Signature Behaviour: Zig-zagging slowly across the beach, eyes glued to the sand, as a faint high-pitched beep-beep-beep comes from his metal dete


Distinctive Markings: A spade to dig up buried treasure, and pockets bulging with finds.

Natural Enemies: The dog walkers who get to the lost pound coins first.


Mating Call: ?Would you like to see my collection of pre-war pennies??

Ken doesn?t like to call himself ?Metal Detector Man?, or his hobby?s proper name: a detectorist. In his mind he?s a treasure hunter, savouring the adrenalin rush that comes from not knowing what buried hoards he?ll find beneath the beaches of Jersey.

He would have loved to have been a deep-sea diver, discovering lost wrecks and unearthing hidden treasure, but even snorkeling gets him a bit panicky, so he decided to stay on the shore instead. No doubloons or pirate cutlasses for Ken, instead his trusty MineLab metal detector turns up lost car keys buried in the sand, mobiles, spare change ? and even the odd gold tooth.

Out first thing and last thing at night, slowly scouring the beach with slow sweeps of his metal detector, the locals have him pegged as a bit odd. A loner. Ken just smiles to himself. How could they understand the thrill of the single high-pitched beep that signals a find, the way your heart beats faster as you dig through the sand, and then that delicious ?clink? as your spade hits metal? Of course, Ken always hopes he?s going to discover the find of the decade, a hidden Viking hoard perhaps, or a mediaeval gold ring. But he?d probably be happy with a well-preserved Victorian penny and perhaps ?Coin of the Month? at the Channel Islands Metal Detecting Club, Ken thinks to himself as he digs down through the sand – only to unearth yet another Heineken ring pull.

It all started when he inherited an old metal detector from his pub quiz mate Stan. He started practice sweeps of his garden ? it was a bit like hoovering – and within minutes he?d turned up the spare car keys he?d lost back in 1992. Sue next door called him over to find her lost eternity ring, and it wasn?t long before he was heading out to the beach every evening, metal detector in one hand, spade in the other, on the trail of buried treasure. He finds plenty of it as well ? rings, brooches and coins ? but they?re more likely to have been dropped by someone from Rochdale rather than ancient Rome.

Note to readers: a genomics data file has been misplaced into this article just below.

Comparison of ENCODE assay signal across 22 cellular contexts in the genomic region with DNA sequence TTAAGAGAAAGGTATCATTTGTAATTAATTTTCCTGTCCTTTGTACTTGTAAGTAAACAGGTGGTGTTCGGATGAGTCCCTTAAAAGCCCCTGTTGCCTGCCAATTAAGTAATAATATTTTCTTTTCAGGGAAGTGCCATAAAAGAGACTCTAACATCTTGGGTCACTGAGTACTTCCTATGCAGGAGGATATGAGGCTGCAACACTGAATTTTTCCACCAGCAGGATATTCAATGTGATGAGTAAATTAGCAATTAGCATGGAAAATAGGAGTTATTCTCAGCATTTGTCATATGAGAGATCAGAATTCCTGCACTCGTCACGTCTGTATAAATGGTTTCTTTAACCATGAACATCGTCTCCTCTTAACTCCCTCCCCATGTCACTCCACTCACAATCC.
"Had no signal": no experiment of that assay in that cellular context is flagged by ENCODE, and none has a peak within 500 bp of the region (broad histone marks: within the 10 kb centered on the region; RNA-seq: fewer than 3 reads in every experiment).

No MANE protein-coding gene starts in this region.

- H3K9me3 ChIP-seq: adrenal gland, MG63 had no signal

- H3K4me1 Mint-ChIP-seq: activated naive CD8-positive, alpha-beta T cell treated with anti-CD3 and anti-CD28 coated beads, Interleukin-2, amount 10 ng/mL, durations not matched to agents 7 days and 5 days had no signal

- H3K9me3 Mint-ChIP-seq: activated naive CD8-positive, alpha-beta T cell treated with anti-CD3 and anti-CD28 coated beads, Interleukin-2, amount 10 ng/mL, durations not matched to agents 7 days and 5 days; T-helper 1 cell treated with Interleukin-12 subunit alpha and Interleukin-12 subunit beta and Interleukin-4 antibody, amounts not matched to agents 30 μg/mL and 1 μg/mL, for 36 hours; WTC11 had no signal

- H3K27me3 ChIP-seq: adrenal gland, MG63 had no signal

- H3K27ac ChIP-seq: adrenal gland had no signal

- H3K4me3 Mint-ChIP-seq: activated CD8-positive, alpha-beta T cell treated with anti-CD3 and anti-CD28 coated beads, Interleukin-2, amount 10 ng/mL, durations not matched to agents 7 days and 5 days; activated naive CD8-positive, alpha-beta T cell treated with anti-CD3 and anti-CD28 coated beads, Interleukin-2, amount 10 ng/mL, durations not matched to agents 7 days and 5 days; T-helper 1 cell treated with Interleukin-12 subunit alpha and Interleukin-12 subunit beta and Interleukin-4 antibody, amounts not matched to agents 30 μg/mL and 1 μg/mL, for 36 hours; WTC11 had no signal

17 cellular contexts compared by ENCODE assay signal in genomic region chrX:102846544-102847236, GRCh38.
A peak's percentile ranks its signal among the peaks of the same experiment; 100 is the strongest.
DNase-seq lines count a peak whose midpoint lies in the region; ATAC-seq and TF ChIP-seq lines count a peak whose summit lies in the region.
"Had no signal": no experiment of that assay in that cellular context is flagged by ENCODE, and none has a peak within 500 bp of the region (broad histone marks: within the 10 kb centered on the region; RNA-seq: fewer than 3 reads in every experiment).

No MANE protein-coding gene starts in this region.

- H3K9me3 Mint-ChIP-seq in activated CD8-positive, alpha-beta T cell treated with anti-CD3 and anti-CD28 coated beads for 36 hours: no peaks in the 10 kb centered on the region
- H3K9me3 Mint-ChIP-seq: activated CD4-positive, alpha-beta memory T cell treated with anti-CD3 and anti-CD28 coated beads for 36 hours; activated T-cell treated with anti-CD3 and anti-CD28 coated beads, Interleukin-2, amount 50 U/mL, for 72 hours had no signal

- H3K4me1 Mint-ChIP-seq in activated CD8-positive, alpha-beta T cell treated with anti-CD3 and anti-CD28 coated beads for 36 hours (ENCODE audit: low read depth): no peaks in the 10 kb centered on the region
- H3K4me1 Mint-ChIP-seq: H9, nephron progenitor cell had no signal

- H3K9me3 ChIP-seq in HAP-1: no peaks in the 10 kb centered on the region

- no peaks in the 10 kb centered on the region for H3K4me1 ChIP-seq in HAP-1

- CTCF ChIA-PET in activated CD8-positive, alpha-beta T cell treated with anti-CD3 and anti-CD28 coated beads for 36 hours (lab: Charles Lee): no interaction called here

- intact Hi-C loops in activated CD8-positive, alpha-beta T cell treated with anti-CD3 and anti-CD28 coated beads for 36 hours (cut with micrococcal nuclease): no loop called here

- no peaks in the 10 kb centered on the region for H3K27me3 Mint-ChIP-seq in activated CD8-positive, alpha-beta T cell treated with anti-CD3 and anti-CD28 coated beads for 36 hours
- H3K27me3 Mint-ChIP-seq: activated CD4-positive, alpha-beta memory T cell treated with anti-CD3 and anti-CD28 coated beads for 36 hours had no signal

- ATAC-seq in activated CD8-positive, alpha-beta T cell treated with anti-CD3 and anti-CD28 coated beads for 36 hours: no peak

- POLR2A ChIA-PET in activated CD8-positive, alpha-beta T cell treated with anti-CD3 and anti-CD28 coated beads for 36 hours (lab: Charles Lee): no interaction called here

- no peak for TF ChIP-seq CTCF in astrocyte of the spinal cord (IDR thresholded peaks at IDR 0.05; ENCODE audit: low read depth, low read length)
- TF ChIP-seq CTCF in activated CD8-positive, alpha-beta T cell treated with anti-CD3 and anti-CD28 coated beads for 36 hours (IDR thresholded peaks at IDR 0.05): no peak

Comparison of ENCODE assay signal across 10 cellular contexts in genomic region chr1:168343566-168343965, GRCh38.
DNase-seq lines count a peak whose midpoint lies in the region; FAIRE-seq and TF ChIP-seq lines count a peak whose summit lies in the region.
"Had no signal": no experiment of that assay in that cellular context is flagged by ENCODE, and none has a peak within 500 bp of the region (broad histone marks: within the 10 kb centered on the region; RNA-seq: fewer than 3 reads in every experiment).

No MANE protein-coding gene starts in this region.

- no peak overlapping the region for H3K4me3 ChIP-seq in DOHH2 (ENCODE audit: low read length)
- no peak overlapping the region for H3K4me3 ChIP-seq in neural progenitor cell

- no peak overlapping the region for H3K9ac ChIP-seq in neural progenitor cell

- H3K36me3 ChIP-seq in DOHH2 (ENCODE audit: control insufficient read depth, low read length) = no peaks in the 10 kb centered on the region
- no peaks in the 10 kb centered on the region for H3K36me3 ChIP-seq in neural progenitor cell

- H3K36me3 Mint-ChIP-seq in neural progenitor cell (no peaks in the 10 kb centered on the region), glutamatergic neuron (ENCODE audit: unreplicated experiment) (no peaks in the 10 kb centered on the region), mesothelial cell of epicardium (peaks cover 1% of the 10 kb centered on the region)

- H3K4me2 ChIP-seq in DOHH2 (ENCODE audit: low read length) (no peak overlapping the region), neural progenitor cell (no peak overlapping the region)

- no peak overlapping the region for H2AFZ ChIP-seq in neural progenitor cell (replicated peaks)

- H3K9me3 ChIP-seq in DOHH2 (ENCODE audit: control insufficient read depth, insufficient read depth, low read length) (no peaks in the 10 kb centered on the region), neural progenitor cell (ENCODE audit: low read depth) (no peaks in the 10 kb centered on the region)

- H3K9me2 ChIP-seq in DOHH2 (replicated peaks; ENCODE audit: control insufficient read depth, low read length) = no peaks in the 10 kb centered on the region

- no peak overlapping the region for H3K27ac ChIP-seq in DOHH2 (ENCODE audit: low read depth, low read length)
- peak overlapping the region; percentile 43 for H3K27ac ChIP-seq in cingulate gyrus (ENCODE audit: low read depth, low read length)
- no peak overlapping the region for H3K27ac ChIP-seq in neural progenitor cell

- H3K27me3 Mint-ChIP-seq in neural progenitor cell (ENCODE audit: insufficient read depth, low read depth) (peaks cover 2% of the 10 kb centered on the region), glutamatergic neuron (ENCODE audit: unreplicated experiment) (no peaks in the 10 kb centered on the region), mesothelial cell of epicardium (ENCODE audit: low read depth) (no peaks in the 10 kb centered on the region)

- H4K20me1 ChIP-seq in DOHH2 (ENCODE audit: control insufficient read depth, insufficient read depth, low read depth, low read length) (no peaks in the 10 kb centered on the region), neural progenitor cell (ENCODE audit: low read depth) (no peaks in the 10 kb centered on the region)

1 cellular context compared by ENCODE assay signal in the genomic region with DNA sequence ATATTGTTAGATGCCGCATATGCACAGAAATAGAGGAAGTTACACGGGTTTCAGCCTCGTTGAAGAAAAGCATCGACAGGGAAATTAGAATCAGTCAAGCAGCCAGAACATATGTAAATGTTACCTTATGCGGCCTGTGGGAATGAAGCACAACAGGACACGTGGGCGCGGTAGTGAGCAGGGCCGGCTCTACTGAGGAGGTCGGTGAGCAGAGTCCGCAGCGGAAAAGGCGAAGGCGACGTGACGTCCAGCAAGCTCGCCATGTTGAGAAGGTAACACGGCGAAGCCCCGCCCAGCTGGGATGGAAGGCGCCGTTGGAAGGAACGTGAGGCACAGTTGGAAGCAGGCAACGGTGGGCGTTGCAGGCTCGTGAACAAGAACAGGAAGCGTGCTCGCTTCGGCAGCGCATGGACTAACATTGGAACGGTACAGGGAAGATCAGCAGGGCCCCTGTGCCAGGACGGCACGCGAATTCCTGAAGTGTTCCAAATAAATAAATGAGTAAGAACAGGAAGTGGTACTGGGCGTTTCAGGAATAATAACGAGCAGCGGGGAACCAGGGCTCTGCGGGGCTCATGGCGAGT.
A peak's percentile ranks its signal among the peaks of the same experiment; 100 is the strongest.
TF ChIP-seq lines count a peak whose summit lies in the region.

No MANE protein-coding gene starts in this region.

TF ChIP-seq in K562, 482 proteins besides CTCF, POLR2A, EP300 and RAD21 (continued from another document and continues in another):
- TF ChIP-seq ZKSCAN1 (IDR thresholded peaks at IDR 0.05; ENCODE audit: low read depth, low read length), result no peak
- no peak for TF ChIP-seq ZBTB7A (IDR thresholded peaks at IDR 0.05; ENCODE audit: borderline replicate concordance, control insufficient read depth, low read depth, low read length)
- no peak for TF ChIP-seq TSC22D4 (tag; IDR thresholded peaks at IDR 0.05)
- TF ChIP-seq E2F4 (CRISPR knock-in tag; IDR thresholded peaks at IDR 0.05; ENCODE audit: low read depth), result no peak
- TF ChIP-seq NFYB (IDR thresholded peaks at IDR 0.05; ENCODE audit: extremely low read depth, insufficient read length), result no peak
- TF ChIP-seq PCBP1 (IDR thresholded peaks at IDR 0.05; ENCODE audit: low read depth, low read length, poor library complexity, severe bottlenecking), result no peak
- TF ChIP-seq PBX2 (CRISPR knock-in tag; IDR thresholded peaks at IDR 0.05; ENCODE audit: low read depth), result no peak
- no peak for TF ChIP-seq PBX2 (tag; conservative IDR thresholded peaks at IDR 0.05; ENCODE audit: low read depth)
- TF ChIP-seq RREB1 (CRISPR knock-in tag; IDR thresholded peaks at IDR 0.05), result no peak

He targets the beach hotspots; around the ice-cream van, picnic sites, and that strip of soft sand just above the high-water mark where everyone leaves their towels. Ken can?t believe how many people tuck their jewellery under the corner of a towel to go swimming, then forget it?s there when they return dripping wet. By the time they?ve wiped the salt water out of their eyes, their precious signet ring has slipped out of sight under the sand. The dunes at St Ouen?s normally turn up some interesting finds. He used to wonder why he found so many wedding rings lost in secluded spots, until he put two and two together. An illicit liaison, you slip your wedding ring off, put it in your pocket ? ?and it?s amazing what falls out of your pockets when, let?s just say, your mind?s on other things?, chuckles Ken.

All those wedding rings add up ? and with the price of gold sky-rocketing, Ken?s onto a winner. He puts it all on Ebay – anything sold by JerseyBoy42 has normally come from under Jersey?s golden sands. Along with all the loose change he finds, Ken?s taking home a quite a bounty from his beachcombing. ?Not so daft now, am I? mutters Ken as he slowly sweeps the beach again.